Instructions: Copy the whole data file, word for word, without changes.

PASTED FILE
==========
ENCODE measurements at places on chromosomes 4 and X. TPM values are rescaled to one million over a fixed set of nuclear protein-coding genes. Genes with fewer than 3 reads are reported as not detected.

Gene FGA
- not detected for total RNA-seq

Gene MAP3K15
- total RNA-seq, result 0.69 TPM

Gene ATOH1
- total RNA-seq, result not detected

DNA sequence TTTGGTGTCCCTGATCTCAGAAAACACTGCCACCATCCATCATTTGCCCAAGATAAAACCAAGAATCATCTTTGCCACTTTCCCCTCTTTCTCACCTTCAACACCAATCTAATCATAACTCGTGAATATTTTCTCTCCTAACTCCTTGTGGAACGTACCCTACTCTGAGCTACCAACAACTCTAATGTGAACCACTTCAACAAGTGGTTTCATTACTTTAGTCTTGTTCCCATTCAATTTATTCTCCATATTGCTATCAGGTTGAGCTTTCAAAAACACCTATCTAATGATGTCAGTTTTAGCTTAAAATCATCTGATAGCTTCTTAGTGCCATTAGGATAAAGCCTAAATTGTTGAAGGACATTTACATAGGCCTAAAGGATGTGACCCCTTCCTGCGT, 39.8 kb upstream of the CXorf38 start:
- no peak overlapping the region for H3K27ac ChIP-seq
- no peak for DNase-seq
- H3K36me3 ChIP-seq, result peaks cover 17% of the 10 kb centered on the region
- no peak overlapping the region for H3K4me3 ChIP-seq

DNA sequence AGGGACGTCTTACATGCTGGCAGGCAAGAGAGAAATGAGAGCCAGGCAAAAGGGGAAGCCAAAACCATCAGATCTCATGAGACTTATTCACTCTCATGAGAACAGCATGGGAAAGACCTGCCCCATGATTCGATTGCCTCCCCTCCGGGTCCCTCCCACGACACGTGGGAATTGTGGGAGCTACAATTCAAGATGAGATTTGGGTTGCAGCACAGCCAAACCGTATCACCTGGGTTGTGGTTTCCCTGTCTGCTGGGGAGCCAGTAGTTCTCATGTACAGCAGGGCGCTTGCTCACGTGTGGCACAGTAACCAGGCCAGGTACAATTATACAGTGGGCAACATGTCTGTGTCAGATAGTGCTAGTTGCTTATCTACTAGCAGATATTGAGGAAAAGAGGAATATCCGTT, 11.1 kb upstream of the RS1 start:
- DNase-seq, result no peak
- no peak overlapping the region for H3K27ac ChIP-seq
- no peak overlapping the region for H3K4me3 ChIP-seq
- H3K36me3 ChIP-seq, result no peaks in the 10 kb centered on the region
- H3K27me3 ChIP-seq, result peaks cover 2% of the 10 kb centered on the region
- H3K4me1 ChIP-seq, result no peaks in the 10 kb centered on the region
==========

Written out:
ENCODE measurements at places on chromosomes 4 and X. TPM values are rescaled to one million over a fixed set of nuclear protein-coding genes. Genes with fewer than 3 reads are reported as not detected.

Gene FGA
- not detected for total RNA-seq

Gene MAP3K15
- total RNA-seq, result 0.69 TPM

Gene ATOH1
- total RNA-seq, result not detected

DNA sequence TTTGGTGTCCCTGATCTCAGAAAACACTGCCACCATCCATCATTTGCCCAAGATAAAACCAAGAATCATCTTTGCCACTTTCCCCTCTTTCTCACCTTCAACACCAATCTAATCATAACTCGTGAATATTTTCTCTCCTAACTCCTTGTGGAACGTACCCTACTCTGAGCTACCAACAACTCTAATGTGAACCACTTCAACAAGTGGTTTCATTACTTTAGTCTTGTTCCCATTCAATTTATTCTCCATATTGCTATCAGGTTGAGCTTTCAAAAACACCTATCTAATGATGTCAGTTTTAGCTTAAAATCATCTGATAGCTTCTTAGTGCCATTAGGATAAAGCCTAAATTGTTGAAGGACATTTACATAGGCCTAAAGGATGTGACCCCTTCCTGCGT, 39.8 kb upstream of the CXorf38 start:
- no peak overlapping the region for H3K27ac ChIP-seq
- no peak for DNase-seq
- H3K36me3 ChIP-seq, result peaks cover 17% of the 10 kb centered on the region
- no peak overlapping the region for H3K4me3 ChIP-seq

DNA sequence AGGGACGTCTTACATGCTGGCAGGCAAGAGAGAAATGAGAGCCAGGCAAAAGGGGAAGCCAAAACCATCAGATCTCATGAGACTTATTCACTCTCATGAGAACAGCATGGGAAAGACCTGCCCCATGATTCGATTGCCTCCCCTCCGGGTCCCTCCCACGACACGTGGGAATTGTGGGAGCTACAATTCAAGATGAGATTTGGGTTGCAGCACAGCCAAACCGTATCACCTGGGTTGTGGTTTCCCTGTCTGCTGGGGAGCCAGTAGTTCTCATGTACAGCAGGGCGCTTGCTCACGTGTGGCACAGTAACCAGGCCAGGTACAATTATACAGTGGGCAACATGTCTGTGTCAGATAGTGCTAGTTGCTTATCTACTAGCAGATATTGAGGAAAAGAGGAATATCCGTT, 11.1 kb upstream of the RS1 start:
- DNase-seq, result no peak
- no peak overlapping the region for H3K27ac ChIP-seq
- no peak overlapping the region for H3K4me3 ChIP-seq
- H3K36me3 ChIP-seq, result no peaks in the 10 kb centered on the region
- H3K27me3 ChIP-seq, result peaks cover 2% of the 10 kb centered on the region
- H3K4me1 ChIP-seq, result no peaks in the 10 kb centered on the region